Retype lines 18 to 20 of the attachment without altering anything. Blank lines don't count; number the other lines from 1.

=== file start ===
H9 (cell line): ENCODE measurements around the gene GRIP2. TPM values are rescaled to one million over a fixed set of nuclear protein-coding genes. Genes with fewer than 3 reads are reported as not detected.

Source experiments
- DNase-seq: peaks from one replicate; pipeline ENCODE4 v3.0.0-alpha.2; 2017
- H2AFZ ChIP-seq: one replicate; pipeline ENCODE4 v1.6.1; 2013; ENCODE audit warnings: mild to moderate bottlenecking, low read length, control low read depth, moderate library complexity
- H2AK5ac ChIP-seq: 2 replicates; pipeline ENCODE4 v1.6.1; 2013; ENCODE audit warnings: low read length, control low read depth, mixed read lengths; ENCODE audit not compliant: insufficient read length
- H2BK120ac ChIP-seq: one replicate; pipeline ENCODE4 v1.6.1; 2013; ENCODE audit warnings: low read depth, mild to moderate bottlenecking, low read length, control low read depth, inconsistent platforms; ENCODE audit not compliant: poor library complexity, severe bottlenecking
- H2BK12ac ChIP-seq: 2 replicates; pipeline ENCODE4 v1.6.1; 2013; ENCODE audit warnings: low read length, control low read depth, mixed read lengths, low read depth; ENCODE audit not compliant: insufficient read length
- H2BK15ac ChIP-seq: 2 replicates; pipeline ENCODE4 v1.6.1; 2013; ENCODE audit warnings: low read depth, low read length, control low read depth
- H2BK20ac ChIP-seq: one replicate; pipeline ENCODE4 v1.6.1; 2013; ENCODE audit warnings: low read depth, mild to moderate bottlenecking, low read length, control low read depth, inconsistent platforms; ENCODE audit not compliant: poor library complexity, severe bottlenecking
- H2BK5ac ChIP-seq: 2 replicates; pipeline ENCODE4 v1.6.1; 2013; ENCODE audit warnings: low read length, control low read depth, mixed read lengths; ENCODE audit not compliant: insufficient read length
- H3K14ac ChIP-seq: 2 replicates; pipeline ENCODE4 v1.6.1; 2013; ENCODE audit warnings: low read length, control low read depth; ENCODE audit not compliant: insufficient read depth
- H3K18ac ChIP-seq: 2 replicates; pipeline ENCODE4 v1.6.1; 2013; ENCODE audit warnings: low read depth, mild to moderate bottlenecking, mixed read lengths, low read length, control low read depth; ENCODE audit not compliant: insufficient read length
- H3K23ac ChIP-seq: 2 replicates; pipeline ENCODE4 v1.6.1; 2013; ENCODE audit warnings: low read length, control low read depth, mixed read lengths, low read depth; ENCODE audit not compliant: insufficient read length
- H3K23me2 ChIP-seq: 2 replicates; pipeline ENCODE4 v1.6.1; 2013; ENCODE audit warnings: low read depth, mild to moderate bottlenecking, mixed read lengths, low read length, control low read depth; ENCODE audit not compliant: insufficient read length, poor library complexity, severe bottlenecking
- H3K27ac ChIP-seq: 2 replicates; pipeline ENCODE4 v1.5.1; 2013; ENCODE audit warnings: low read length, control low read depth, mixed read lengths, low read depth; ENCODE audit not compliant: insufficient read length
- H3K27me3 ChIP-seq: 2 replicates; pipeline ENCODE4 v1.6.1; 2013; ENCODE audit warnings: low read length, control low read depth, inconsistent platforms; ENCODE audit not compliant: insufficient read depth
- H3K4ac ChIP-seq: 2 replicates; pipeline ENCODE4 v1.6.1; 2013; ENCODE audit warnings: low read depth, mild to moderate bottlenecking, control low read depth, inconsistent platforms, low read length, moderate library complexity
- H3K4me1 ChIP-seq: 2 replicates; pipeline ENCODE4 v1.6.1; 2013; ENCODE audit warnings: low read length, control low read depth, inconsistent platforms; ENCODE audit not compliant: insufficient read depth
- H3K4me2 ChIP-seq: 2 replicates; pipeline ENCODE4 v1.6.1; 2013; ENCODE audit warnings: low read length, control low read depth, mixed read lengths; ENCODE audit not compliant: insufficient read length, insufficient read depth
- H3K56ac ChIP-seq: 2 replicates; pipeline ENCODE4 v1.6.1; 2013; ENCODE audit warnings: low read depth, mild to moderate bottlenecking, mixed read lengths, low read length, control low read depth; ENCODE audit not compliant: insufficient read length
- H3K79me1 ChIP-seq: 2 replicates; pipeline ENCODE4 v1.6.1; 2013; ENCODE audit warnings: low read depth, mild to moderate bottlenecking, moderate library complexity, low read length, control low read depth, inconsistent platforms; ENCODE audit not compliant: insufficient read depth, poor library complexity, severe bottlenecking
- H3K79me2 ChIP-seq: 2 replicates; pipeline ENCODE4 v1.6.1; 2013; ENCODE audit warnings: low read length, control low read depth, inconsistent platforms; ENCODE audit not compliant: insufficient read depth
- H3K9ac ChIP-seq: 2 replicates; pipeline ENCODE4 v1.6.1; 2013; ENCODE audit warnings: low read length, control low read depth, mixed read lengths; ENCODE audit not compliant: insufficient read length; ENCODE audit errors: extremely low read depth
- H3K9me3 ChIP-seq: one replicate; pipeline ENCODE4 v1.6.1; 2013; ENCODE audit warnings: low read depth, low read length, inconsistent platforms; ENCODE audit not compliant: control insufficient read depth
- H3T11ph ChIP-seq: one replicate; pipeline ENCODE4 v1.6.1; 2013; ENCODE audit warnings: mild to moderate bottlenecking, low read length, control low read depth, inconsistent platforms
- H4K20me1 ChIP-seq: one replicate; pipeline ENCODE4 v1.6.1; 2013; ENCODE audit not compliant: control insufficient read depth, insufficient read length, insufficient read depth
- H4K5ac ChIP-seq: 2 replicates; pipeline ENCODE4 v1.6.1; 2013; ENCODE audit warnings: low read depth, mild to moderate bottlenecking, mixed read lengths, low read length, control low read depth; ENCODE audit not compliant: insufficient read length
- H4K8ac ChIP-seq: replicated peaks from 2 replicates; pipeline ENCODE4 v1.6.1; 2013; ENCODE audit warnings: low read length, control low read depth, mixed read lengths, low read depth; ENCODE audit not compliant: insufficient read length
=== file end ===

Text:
- H3K4me1 ChIP-seq: 2 replicates; pipeline ENCODE4 v1.6.1; 2013; ENCODE audit warnings: low read length, control low read depth, inconsistent platforms; ENCODE audit not compliant: insufficient read depth
- H3K4me2 ChIP-seq: 2 replicates; pipeline ENCODE4 v1.6.1; 2013; ENCODE audit warnings: low read length, control low read depth, mixed read lengths; ENCODE audit not compliant: insufficient read length, insufficient read depth
- H3K56ac ChIP-seq: 2 replicates; pipeline ENCODE4 v1.6.1; 2013; ENCODE audit warnings: low read depth, mild to moderate bottlenecking, mixed read lengths, low read length, control low read depth; ENCODE audit not compliant: insufficient read length